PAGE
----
Taxation of international air transport ─ When costs exceed economic benefits

Ilia Lioutov by Ilia Lioutov | Oct 7, 2020

Extensive analysis of various passenger-based taxes in many parts of the world uncovers that many of these are economically inefficient, complicated, distort airline pricing decisions and competition.

The recently released ACI Policy Brief on Taxation of international air transport and airports prepared jointly with InterVISTAS Consulting Group takes a data-driven cost and benefit approach to the issue.

It reveals a fundamental imbalance between the government revenue proceeds from passenger-based taxes and the foregone economic benefits that exceed the taxation proceeds by a factor of two: an estimated $90 billion (figures in USD) in passenger-based taxes is accompanied with a $183 billion reduction in the combined direct, indirect, induced and catalytic economic impact due to the foregone traffic.

Besides quantifying the foregone economic benefits due to onerous passenger-based taxes, the policy document of ACI also addresses the common confusion between the terms “airport charges” and “taxes” and notes strong relevance yet poor application of the ICAO’s policies on taxation (Doc 8632). Additionally, the document contains six case studies from all ACI regions and visual examples of the share of passenger-based taxes in typical all-in airfares, ranging, on average, between 10% and 20% of the total airfare structure.

Air travel and taxation

Aviation is one of the most strategic sectors of national and global economies and is a strong driver of economic activity and social development, exemplified by a high economic multiplier. Aviation is also a big employer: on the global scale, 87.7 million jobs are supported by air transport, of which about 60% of these jobs concentrate on airport site, making the airport sector an indispensable node of aviation employment. 4.1% of global GDP is supported by aviation under normal circumstances, and air transport jobs are, on average, 4.3 times more productive than jobs in other sectors.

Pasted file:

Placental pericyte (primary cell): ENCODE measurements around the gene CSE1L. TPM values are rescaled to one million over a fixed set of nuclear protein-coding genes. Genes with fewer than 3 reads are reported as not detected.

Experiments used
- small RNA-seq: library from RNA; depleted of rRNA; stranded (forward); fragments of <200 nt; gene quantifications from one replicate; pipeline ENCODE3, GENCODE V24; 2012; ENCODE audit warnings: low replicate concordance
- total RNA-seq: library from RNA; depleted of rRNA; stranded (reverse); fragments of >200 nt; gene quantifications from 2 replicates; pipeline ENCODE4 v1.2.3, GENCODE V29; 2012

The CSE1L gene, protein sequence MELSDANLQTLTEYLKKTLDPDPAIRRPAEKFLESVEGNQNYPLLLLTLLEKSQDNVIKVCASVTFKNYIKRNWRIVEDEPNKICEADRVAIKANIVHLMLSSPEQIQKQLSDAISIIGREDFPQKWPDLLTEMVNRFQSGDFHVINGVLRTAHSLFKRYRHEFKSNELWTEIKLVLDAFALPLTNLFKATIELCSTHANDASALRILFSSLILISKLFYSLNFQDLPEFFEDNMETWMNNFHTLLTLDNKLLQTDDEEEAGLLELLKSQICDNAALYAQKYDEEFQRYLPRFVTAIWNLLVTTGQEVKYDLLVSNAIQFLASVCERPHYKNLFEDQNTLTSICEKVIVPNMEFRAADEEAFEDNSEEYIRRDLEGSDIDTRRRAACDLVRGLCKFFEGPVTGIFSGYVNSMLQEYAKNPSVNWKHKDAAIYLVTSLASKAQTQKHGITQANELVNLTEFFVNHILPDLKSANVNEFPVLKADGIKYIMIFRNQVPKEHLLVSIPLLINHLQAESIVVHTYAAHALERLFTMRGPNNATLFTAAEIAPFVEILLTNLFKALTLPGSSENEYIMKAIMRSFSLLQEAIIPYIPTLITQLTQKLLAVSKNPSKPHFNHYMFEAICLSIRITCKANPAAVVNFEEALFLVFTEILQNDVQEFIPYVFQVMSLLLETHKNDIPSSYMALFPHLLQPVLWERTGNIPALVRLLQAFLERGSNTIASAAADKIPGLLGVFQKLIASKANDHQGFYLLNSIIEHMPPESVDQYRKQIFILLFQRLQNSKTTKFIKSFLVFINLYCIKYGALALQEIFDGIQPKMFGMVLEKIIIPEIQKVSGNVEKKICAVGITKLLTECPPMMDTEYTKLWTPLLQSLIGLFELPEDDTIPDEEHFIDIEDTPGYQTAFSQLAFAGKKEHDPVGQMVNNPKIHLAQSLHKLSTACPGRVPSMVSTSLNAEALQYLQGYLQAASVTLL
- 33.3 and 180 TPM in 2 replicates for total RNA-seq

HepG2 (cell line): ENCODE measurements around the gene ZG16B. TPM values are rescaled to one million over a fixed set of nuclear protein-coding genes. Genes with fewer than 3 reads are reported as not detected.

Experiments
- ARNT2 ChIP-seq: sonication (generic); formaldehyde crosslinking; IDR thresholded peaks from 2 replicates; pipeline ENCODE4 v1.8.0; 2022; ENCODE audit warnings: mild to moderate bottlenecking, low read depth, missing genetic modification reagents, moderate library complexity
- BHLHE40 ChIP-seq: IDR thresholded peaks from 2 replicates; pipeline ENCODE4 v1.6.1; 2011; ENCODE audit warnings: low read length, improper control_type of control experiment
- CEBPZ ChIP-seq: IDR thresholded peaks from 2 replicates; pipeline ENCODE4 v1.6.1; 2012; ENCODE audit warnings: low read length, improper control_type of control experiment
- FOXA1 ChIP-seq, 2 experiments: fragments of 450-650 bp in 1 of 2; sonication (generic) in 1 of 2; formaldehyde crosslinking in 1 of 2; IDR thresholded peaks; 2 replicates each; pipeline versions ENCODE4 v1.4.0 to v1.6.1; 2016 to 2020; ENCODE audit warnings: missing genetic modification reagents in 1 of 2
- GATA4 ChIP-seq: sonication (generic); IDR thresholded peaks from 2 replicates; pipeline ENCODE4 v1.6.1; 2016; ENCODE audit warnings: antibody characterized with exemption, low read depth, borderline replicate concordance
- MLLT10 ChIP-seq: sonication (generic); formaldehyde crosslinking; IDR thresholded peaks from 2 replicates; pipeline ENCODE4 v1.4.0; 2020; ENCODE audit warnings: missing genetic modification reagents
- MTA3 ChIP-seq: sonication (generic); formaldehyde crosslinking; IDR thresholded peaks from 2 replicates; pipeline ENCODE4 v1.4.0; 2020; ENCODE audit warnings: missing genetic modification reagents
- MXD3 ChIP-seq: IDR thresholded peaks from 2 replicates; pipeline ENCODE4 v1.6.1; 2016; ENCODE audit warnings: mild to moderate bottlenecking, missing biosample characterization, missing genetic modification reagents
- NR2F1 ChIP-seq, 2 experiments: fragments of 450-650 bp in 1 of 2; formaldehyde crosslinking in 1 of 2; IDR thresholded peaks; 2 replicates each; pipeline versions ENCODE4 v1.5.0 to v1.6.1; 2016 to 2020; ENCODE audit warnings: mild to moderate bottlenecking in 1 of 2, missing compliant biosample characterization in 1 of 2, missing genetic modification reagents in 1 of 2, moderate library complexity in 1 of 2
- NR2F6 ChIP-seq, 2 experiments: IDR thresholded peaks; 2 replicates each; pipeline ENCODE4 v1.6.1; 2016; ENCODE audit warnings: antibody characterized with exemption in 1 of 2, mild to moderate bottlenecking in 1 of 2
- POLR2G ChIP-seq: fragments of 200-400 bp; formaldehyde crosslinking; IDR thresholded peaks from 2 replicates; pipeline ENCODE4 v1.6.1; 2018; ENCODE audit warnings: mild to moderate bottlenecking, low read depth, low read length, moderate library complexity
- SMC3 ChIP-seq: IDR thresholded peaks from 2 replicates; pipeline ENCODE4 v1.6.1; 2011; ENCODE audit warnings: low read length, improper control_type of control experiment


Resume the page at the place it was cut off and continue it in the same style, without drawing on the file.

Nevertheless, international aviation is heavily taxed. There are many aviation taxes, which are levies imposed by governments used for general purposes and earmarked for non-aviation use. As the end-users of air transport, namely passengers, make their purchasing decision based on the all-in airfare, or basically the checkout price paid for an airfare, onerous taxes push the price up and therefore suppress air transport demand.

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A layer of confusion is also created by the difference between taxes and charges – the two often being similar in terms of magnitude, but fundamentally different in terms of purpose and contribution to the air transport value chain. Unlike charges, which are levies designed to recover the costs associated with the provision of airport infrastructure and services, rooted in the economic fundamentals and substantiated on the cost grounds and factoring in operating expenses, depreciation as well as cost of capital,  taxes are rarely reinvested in air transport, with very few exceptions.

Taxes and charges – binary or a continuum?

Even though the theoretical distinction between taxes and charges appears unequivocal at first glance, the reality suggests that there is rather a continuum, stretching from pure taxes to pure charges.